A monad in \(X\) is a monoid in the category of endofunctors of \(X\), with product \(\times\) replaced by a composition of endofunctors and unit set by the identity endofunctor

Ok, at this point in time you should start feeling a bit more confident about the terms and the idea behind monad than before. While hoping you're feeling this, I just wanna present the problem from a programming perspective since, in the end, we are replacing the same concepts of identity and composition, with two standard operations and nothing more.

A monad is composed by a type constructor (\(M\)) and two operations, unit and bind

The unit operation (sometimes also called return) receives a value of type \(a\) and wraps it into a monadic value of type \(m\;a\), using the type constructor. The bind operation receives a function \(f\) over type \(a\) and can transform monadic values \(m\;a\) applying \(f\) to the unwrapped value \(a\).

We can also say the Monad pattern is a design pattern for types, and a monad is a type that uses that pattern. With these elements, we can compose a sequence of function calls (a "pipeline") with several bind operators chained together in an expression. Each function call transforms its input plain type value, and the bind operator handles the returned monadic value, which is fed into the next step in the sequence.

Coding a Monad

Let's assume we have three functions \(f1\), \(f2\) and \(f3\), each of which returns an increment of its integer parameter. Additionally, each of them generates a readable log message, representing the respective arithmetic operation. Like the ones shown below.

...

func f1(x int) (int, string) {

    return x + 1, fmt.Sprintf("%d+1", x)

}

func f2(x int) (int, string) {

    return x + 2, fmt.Sprintf("%d+2", x)

}

func f3(x int) (int, string) {

    return x + 3, fmt.Sprintf("%d+3", x)

}

...

Imagine now that we would like to chain the three functions \(f1\), \(f2\) and \(f3\) given a parameter \(x\) - i.e. we want to compute \(x+1+2+3\). Additionally, we want to have a readable description of all applied functions. We would do something like this.

...

x := 0
log := "Ops: "

res, log1 := f1(x)
log += log1 + "; "

res, log2 := f2(res)
log += log2 + "; "

res, log3 := f3(res)
log += log3 + "; "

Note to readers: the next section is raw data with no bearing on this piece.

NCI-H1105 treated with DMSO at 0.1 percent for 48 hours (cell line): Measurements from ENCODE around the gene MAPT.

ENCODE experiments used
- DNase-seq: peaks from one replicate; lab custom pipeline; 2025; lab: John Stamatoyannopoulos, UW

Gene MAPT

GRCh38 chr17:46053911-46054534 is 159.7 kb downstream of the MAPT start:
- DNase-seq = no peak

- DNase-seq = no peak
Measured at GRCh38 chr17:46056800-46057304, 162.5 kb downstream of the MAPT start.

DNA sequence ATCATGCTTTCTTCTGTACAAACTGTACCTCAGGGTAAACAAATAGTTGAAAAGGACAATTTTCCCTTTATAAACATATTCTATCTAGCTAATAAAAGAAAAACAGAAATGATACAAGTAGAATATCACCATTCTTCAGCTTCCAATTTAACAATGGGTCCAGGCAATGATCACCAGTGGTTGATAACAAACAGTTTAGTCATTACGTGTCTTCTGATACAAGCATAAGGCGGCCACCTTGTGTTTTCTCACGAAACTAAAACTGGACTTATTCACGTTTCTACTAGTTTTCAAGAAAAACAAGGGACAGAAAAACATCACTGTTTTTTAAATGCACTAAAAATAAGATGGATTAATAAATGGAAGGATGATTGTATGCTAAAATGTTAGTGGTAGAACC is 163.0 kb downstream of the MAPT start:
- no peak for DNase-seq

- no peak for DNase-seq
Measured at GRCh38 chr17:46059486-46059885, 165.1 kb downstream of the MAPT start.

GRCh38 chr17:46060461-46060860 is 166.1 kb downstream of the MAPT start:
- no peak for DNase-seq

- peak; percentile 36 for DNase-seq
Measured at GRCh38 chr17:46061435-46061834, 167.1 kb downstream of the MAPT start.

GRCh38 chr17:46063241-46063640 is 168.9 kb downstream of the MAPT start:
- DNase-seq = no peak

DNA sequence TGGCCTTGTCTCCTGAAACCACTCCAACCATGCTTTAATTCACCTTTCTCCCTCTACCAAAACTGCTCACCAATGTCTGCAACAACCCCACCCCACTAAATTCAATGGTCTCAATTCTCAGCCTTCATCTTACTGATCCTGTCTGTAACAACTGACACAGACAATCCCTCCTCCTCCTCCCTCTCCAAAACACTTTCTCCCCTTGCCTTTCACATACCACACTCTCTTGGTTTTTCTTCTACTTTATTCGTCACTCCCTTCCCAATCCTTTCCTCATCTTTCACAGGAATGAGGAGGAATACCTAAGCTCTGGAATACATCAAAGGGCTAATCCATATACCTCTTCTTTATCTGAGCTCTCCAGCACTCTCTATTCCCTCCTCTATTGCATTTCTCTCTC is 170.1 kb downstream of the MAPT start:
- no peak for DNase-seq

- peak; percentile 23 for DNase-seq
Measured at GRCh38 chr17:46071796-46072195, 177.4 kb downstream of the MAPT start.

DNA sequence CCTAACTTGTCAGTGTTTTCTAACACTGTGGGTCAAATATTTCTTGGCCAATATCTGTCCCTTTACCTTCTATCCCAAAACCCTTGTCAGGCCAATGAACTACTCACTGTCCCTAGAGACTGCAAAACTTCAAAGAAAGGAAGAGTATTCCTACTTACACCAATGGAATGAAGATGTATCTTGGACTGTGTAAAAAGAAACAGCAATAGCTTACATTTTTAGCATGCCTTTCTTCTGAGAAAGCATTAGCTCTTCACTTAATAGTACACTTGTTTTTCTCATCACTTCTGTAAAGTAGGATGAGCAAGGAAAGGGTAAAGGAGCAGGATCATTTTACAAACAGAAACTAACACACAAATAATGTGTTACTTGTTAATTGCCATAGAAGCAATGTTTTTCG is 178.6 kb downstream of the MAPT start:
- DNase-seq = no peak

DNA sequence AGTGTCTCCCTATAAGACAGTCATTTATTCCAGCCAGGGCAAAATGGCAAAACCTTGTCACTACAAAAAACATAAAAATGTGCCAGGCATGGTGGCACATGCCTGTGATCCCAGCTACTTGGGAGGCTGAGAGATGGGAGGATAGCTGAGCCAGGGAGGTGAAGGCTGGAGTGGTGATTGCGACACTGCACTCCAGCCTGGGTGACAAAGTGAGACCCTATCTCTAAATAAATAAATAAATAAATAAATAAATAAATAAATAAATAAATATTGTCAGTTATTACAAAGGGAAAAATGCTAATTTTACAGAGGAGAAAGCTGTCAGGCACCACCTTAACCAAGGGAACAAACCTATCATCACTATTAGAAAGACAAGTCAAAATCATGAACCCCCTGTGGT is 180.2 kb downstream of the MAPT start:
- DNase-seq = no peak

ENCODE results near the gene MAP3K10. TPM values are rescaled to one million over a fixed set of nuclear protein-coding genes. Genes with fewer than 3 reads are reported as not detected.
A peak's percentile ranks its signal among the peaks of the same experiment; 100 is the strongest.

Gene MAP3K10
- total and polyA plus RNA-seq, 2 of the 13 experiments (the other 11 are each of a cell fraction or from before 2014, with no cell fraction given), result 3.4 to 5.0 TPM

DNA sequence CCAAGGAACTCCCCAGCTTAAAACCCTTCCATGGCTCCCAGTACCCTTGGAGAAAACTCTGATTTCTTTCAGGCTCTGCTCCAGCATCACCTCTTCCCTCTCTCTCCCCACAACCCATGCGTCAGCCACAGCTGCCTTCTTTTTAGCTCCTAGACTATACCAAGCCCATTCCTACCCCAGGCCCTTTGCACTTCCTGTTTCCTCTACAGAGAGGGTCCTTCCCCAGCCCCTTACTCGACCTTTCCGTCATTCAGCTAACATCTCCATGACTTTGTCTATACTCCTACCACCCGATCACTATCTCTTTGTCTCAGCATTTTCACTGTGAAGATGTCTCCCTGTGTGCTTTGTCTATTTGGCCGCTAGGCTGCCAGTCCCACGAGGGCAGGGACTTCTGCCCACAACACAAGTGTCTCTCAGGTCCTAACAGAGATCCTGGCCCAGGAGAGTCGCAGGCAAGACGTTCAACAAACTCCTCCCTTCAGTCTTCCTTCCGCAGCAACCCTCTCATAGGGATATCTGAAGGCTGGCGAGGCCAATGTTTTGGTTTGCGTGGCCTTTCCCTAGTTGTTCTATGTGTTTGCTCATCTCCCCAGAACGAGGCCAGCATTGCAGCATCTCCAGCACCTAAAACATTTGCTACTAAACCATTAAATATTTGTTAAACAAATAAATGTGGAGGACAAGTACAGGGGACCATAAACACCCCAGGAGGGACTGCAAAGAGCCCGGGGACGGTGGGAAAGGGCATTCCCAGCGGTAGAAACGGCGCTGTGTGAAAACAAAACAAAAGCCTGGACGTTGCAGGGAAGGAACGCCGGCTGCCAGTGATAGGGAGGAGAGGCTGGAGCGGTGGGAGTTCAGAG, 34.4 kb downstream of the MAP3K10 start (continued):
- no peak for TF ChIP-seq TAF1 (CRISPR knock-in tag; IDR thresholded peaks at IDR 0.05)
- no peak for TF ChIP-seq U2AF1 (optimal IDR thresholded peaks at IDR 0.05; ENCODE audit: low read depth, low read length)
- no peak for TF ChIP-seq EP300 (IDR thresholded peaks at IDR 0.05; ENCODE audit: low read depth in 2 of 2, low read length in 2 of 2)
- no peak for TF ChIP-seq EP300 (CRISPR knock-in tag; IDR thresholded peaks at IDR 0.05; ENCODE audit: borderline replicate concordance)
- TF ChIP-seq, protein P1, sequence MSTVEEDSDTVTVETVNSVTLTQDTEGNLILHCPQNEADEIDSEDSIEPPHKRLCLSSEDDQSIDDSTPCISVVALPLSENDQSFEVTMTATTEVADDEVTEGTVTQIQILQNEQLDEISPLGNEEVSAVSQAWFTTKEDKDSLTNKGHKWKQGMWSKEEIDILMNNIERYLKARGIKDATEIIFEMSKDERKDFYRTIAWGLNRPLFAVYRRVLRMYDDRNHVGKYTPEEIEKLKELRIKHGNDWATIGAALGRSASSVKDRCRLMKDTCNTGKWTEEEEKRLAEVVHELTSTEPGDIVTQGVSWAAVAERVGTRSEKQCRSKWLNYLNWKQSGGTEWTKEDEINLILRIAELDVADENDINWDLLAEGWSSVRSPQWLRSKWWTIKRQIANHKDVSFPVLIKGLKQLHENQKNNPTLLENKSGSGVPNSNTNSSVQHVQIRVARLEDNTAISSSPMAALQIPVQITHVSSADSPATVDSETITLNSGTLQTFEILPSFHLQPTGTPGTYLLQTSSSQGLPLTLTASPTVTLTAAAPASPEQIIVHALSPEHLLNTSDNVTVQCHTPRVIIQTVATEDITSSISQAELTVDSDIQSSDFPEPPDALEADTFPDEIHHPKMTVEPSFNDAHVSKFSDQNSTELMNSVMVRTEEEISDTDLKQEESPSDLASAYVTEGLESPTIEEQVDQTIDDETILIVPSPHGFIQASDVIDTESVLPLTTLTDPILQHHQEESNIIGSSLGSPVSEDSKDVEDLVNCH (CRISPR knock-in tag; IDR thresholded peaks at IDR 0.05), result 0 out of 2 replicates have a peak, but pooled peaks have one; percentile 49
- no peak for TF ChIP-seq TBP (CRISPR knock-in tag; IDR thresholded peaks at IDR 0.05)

fmt.Printf("Res: %d, %s\n", res, log)

...

Nice. Buuuut... this solution sounds a lot like 80s code, isn't it?

What's the problem?

The problem is that we have repeated the so-called glue code, which accumulates the overall result and prepares the input of the functions. If we add a new function \(f4\) to the sequence, we have to repeat this glue code again. Moreover, manipulating the state of the variables res and log makes the code less readable, and is not essential to the program logic.

Ideally, we would like to have something as simple as the chain invocation \(f3(f2(f1(x)))\). Unfortunately, the return types of \(f1\) and \(f2\) are incompatible with the input parameter types of \(f2\) and \(f3\).

A Monad approach

To solve the problem we introduce two new functions:

...

func unit(x int) *Log {

    return &Log{Val: x, Op: ""}

}

func bind(x *Log, f Increment) *Log {

    val, op := f(x.Val)
    return &Log{Val: val, Op: fmt.Sprintf("%s%s; ", x.Op, op)}

}

...

This is kind of similar to the functions we described before - yes... you might think "the names, maybe". Actually, not only: lets first introduce the other new elements required to let these two functions compile correctly.

...

type Increment func(y int) (int, string)

type Log struct {
    Val int
    Op string
}

...

We first introduced a new function type. The syntax is pretty simple:

type MyFunctionTypeName func(<params>) <returns>

This is a useful and common way to define a function as a type and identify a pattern without rewriting every time the entire signature defining the function inputs and parameters. We also introduced a new structure, the Log that actually contains nothing more than two fields, Val and Op: this is a wrap around the results returned by our initial functions, and this is not a coincidence. Let's focus on the two new functions, unit and bind.